In terms of stylistic variety, aging potential, and the ability to reflect terroir, nothing can touch riesling. The riesling grape does best in marginal climates, needing a cool, long growing season in order to achieve phenolic ripeness. Put another way, the best wines made from riesling, like the most interesting people, are usually a product of struggle.
Making riesling in its country of origin (Germany) can be a bit of a quixotic endeavor–you are at the northern limit of where grapes can even achieve ripeness. You are farming slate slopes that are so steep that everything has to be done painstakingly by hand. Add factors like climate change, and it’s a wonder that any wine can be made at all. In fact, 2019 marked the first German vintage that was too warm to produce eiswein, a style of dessert wine that relies on the grapes freezing on the vine.
One of the most remarkable things about riesling is the diverse array of styles that it can produce. German rieslings, especially those from the Mosel, tend to have a delicate, filigreed character to them. Typically off-dry and low in alcohol, these wines achieve an ethereal balance between sweetness and acid.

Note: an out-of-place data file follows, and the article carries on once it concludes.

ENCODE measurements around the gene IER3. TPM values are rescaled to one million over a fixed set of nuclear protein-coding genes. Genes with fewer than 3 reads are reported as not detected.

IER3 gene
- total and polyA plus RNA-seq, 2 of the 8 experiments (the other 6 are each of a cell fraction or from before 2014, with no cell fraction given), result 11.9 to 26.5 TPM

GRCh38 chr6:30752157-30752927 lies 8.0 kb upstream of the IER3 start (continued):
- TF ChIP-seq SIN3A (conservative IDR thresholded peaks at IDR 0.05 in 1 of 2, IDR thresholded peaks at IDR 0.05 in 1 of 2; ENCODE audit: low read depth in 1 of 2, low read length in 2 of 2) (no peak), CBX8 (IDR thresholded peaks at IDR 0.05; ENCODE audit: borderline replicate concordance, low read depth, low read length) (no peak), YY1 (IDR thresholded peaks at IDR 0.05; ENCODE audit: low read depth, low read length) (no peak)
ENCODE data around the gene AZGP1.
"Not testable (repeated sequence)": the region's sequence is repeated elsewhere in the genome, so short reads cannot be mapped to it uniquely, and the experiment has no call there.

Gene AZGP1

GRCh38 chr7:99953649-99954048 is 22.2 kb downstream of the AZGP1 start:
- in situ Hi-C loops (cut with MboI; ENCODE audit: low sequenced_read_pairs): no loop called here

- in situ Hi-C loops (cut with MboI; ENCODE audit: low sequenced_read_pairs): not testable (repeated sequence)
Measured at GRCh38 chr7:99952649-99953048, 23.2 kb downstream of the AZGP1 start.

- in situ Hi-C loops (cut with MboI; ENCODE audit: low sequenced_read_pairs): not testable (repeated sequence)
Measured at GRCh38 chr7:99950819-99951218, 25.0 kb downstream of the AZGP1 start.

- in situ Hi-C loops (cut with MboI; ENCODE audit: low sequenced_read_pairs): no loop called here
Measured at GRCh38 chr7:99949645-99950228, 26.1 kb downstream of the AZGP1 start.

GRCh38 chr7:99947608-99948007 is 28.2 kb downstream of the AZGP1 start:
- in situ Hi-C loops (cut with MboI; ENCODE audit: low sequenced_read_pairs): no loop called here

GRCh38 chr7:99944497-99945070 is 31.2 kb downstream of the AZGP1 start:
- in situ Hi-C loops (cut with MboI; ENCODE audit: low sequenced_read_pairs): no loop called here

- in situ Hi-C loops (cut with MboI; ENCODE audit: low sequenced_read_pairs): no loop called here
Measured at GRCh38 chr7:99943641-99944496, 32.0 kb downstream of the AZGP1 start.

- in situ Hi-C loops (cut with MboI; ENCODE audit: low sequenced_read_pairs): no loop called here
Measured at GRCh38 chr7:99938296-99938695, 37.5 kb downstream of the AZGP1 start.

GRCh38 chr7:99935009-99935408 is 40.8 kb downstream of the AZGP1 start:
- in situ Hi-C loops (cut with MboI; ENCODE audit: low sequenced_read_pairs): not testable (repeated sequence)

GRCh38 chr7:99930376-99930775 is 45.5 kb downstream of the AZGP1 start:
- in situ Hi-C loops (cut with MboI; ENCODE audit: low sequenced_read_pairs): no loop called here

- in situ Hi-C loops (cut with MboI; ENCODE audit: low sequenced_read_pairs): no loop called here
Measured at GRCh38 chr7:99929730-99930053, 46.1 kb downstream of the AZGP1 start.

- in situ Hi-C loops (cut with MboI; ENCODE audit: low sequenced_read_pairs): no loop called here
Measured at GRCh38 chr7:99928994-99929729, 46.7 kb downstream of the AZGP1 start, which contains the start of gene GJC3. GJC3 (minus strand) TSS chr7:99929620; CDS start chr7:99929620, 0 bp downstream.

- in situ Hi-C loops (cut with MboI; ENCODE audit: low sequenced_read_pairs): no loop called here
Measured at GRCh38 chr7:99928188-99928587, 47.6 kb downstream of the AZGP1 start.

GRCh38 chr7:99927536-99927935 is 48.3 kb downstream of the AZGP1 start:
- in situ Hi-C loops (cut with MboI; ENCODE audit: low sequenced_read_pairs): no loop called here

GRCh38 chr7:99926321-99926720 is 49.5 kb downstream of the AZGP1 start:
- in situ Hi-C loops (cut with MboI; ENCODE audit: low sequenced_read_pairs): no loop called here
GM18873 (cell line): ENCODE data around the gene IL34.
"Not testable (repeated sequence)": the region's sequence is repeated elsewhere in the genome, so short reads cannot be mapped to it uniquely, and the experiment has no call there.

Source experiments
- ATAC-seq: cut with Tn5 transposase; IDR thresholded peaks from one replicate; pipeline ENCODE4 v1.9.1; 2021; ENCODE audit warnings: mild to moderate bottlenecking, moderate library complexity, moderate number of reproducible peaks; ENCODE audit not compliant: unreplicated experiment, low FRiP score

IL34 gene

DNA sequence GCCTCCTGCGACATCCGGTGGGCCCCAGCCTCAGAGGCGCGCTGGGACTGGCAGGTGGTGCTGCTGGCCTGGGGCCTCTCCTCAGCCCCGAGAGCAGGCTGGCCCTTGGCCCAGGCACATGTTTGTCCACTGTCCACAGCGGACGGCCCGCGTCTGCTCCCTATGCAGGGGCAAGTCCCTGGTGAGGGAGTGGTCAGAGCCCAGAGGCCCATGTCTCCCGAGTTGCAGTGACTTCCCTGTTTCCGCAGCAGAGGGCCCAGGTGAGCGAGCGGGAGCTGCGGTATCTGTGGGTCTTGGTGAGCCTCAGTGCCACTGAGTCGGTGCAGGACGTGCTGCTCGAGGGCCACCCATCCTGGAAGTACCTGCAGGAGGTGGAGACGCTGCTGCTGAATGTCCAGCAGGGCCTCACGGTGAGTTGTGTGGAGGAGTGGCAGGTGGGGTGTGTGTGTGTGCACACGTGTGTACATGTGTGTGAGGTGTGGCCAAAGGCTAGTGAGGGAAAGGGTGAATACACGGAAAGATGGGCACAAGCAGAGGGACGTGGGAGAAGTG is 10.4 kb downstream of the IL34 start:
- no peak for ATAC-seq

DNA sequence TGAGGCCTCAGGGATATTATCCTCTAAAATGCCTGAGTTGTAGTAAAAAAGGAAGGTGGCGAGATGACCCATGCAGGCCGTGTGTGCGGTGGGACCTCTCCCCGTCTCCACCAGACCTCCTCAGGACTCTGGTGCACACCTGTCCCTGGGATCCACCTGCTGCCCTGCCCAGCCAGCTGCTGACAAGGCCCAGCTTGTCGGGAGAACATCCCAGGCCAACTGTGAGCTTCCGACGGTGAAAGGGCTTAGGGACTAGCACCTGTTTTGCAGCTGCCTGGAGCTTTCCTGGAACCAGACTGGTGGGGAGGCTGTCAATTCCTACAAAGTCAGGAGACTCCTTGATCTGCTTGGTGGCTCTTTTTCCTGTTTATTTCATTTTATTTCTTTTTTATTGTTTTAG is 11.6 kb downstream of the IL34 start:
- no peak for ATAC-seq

If a Mosel riesling is a ballet dancer, Austrian rieslings are rock climbers–muscular, but lean and chiseled. They are dry and mineral, and while typically fuller-bodied than their German counterparts, still offer a degree of precision that many wines lack. Alsatian rieslings are typically dry, but full-bodied and rich with extract. For Australian rieslings, think bitter pith and zest instead of fleshy fruit, along with, typically, a preponderance of petrol.
Below are a few rieslings worth exploring:
2014 Joh. Jos. Prüm Graacher Himmelreich Spätlese
Featuring steep, southwest-facing Devonian slate soils, the Graacher Himmelreich site in the Mosel is known for the distinctive smoky aroma it imparts.
2013 Dönnhoff Nahe Spätlese Oberhäuser Brücke
Nahe’s smallest single vineyard (1.1 ha) is a monopole located near the Nahe River, which mitigates the temperature and leads to the longest ripening of any of the Dönnhoff wines. Grey slate bedrock with loam and volcanic elements lend a persistent minerality to the wine.
2017 Tessier Winery – Zabala Vineyard
Stylistically in line with Australian riesling, this wine, from the Arroyo Seco AVA in Monterey County, shows lime zest and pith as well as a stony minerality on the palate.
Please stop by Paul Marcus Wines to learn more about this wonderfully expressive grape.
– Layla Khabiri